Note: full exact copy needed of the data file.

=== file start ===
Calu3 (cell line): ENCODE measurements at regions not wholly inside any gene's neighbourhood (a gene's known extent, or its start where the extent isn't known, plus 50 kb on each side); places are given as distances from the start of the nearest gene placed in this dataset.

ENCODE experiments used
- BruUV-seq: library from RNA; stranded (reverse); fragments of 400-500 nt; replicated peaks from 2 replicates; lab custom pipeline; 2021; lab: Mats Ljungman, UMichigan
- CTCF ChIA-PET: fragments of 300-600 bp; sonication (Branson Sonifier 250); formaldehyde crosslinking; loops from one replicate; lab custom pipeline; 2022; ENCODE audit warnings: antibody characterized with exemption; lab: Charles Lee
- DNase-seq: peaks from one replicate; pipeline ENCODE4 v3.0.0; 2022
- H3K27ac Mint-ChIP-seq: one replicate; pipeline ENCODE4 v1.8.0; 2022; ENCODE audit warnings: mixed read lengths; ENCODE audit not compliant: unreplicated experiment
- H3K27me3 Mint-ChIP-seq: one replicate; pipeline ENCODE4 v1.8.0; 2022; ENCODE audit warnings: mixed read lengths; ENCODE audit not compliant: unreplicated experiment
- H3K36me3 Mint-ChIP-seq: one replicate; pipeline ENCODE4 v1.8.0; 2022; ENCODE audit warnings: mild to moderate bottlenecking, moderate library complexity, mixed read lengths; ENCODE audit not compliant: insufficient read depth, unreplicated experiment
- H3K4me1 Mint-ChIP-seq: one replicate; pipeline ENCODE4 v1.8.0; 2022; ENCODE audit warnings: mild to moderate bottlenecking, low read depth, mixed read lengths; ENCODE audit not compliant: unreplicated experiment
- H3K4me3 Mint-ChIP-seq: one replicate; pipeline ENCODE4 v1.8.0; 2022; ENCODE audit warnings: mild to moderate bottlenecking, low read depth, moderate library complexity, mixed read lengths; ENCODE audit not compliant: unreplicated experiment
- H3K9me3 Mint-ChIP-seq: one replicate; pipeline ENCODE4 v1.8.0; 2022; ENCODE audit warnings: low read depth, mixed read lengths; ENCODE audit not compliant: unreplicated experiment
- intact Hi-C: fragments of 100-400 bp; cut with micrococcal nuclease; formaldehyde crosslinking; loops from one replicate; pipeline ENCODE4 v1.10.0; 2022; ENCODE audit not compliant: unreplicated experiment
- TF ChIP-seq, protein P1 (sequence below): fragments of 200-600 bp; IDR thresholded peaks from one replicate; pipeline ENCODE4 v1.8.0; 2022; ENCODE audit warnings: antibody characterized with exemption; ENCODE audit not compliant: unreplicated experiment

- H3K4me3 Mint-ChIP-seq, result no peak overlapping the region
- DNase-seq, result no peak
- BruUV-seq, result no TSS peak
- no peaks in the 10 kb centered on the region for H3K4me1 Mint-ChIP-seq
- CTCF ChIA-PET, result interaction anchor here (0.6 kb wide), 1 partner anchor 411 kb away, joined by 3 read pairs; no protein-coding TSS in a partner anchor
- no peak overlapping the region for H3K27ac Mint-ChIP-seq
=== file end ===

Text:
Calu3 (cell line): ENCODE measurements at regions not wholly inside any gene's neighbourhood (a gene's known extent, or its start where the extent isn't known, plus 50 kb on each side); places are given as distances from the start of the nearest gene placed in this dataset.

ENCODE experiments used
- BruUV-seq: library from RNA; stranded (reverse); fragments of 400-500 nt; replicated peaks from 2 replicates; lab custom pipeline; 2021; lab: Mats Ljungman, UMichigan
- CTCF ChIA-PET: fragments of 300-600 bp; sonication (Branson Sonifier 250); formaldehyde crosslinking; loops from one replicate; lab custom pipeline; 2022; ENCODE audit warnings: antibody characterized with exemption; lab: Charles Lee
- DNase-seq: peaks from one replicate; pipeline ENCODE4 v3.0.0; 2022
- H3K27ac Mint-ChIP-seq: one replicate; pipeline ENCODE4 v1.8.0; 2022; ENCODE audit warnings: mixed read lengths; ENCODE audit not compliant: unreplicated experiment
- H3K27me3 Mint-ChIP-seq: one replicate; pipeline ENCODE4 v1.8.0; 2022; ENCODE audit warnings: mixed read lengths; ENCODE audit not compliant: unreplicated experiment
- H3K36me3 Mint-ChIP-seq: one replicate; pipeline ENCODE4 v1.8.0; 2022; ENCODE audit warnings: mild to moderate bottlenecking, moderate library complexity, mixed read lengths; ENCODE audit not compliant: insufficient read depth, unreplicated experiment
- H3K4me1 Mint-ChIP-seq: one replicate; pipeline ENCODE4 v1.8.0; 2022; ENCODE audit warnings: mild to moderate bottlenecking, low read depth, mixed read lengths; ENCODE audit not compliant: unreplicated experiment
- H3K4me3 Mint-ChIP-seq: one replicate; pipeline ENCODE4 v1.8.0; 2022; ENCODE audit warnings: mild to moderate bottlenecking, low read depth, moderate library complexity, mixed read lengths; ENCODE audit not compliant: unreplicated experiment
- H3K9me3 Mint-ChIP-seq: one replicate; pipeline ENCODE4 v1.8.0; 2022; ENCODE audit warnings: low read depth, mixed read lengths; ENCODE audit not compliant: unreplicated experiment
- intact Hi-C: fragments of 100-400 bp; cut with micrococcal nuclease; formaldehyde crosslinking; loops from one replicate; pipeline ENCODE4 v1.10.0; 2022; ENCODE audit not compliant: unreplicated experiment
- TF ChIP-seq, protein P1 (sequence below): fragments of 200-600 bp; IDR thresholded peaks from one replicate; pipeline ENCODE4 v1.8.0; 2022; ENCODE audit warnings: antibody characterized with exemption; ENCODE audit not compliant: unreplicated experiment

- H3K4me3 Mint-ChIP-seq, result no peak overlapping the region
- DNase-seq, result no peak
- BruUV-seq, result no TSS peak
- no peaks in the 10 kb centered on the region for H3K4me1 Mint-ChIP-seq
- CTCF ChIA-PET, result interaction anchor here (0.6 kb wide), 1 partner anchor 411 kb away, joined by 3 read pairs; no protein-coding TSS in a partner anchor
- no peak overlapping the region for H3K27ac Mint-ChIP-seq